We have just released the results of a groundbreaking effort to find out (and quantify) whether pursuing high governance and sustainability standards yields indeed better financial returns for SWFs and PPFs.
In particular, the analysis looked at the correlation between two set of variables:
Set A: Financial performance of the funds for the past six fiscal exercises (“FY15” to “FY20”). Funds report their financial results in very different ways, and when possible, we have considered returns on a net-of-fees basis, in nominal terms and in the fund’s currency basket. There are also some differences in cut-off dates, as certain funds report on March 31 (CPP, GIC or Temasek), on June 30 (NZ Super, Future Fund or Alaska), August 31 (Texas funds) or September 30 (T&T). We analyzed all Top 100 funds and found reliable annual figures for 58 of them.
Set B: GSR (Governance, Sustainability and Resilience) score as defined in our latest GSR assessment as of July 1, 2020 (link), and as studied by Ted Truman’s latest scoreboard (link). This was studied for all Top 100 funds and will be updated again on July 1, 2021.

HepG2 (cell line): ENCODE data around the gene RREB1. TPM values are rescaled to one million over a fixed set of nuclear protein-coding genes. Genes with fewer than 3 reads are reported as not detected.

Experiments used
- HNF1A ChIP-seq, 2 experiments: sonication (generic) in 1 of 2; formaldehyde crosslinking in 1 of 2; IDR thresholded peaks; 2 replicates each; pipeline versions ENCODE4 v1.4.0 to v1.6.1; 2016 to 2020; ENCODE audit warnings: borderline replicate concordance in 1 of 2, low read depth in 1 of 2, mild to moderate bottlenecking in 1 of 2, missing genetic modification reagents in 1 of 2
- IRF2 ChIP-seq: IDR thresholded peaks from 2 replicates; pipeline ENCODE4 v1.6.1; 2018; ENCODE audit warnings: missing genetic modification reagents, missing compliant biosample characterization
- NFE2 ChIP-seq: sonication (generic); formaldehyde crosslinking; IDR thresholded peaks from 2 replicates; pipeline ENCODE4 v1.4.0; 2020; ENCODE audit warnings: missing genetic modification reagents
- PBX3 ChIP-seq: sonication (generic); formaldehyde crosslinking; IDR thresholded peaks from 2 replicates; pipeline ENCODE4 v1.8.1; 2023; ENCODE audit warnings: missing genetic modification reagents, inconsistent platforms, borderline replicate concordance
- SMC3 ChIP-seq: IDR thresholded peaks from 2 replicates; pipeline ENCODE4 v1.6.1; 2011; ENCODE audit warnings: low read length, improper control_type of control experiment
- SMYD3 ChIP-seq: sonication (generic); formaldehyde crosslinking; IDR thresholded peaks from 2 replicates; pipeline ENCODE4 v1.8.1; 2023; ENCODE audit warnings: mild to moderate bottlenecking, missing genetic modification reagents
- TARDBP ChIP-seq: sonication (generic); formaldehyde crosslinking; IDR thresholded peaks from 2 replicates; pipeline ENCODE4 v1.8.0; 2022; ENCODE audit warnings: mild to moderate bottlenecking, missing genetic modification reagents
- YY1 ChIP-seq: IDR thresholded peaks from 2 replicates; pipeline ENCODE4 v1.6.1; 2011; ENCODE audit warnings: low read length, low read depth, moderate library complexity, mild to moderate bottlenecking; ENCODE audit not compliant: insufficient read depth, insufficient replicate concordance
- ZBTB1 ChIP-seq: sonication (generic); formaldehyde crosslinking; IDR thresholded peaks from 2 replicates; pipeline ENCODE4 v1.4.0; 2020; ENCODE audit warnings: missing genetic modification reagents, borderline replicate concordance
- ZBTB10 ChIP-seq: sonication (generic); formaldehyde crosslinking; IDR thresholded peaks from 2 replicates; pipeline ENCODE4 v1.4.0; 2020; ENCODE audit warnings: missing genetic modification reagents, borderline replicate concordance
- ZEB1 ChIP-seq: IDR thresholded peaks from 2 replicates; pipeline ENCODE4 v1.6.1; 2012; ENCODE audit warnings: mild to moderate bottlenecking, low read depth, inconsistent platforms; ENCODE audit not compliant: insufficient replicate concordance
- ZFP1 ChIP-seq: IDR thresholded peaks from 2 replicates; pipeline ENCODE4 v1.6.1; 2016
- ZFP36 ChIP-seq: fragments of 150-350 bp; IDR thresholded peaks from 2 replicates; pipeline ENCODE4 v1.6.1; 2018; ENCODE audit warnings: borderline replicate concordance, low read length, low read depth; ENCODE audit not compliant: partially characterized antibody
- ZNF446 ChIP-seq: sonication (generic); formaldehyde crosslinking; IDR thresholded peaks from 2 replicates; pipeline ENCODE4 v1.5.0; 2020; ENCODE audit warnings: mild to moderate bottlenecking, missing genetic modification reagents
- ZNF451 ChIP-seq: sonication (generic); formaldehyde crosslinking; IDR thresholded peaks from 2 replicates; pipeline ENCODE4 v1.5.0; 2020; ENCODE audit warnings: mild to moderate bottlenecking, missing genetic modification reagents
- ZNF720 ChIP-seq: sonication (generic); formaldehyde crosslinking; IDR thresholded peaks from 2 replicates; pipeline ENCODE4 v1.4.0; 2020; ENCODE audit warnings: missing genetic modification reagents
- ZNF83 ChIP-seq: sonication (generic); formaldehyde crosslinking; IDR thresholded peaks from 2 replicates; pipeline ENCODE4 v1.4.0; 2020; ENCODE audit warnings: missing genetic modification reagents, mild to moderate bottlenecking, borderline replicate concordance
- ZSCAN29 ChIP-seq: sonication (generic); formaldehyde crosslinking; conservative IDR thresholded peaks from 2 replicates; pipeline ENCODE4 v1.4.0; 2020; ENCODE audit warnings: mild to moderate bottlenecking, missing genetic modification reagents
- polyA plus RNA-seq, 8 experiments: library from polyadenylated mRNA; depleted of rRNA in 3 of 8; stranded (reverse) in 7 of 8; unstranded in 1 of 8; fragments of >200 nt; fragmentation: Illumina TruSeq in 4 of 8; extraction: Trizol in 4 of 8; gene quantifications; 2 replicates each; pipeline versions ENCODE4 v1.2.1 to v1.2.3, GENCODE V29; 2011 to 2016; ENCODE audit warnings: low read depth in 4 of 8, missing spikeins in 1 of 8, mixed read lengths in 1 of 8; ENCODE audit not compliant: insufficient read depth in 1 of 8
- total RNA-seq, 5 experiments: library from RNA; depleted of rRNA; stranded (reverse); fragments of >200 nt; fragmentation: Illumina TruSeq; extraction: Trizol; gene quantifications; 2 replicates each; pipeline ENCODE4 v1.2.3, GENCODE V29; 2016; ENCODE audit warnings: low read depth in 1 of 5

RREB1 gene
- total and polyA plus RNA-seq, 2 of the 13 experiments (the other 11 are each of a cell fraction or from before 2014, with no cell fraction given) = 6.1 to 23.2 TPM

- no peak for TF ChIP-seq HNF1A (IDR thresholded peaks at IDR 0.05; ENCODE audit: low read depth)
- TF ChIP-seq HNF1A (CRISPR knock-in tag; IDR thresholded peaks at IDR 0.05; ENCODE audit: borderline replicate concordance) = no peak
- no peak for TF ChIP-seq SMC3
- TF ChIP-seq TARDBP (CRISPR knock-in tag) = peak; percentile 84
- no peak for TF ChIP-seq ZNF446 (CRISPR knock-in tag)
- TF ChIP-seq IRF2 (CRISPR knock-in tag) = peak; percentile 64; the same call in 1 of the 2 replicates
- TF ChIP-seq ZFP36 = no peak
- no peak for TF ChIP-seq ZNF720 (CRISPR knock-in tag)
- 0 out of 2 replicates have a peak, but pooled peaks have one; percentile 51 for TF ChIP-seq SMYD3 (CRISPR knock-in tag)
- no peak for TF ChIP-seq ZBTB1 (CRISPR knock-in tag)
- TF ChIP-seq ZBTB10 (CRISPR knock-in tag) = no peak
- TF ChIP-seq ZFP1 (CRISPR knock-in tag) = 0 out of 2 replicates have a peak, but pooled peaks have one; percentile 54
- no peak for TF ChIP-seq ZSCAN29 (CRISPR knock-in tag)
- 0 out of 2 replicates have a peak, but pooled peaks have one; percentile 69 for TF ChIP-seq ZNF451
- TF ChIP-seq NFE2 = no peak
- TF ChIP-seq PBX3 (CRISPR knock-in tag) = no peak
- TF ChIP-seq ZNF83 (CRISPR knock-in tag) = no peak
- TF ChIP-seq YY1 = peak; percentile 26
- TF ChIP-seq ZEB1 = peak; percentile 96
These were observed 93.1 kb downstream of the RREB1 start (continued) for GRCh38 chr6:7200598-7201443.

We found a “moderate positive relationship”, with a correlation coefficient of 0.52, between the two sets. In other words, those funds that do not look after proper governance and sustainability, do not generally perform very well. This is true for ADIA, GIC and Khazanah and could also be the case for KIA, OIA and QIA, but we were unable to estimate their returns.
There are some exceptions, as CIC, KIC and PIF have managed to perform well despite having lower-than-average GSRs. On the flip side, funds like ISIF, GPIF and Temasek have high GSR standards but show lower-than-average financial returns.
Finally, there are no surprises in the “best in class” category. NZ Super, Future Fund and NBIM lead the SWF pack, while AP Funds, CPP and CDPQ show the way for pension management.
When it comes to State-Owned Investors, doing good is good for business.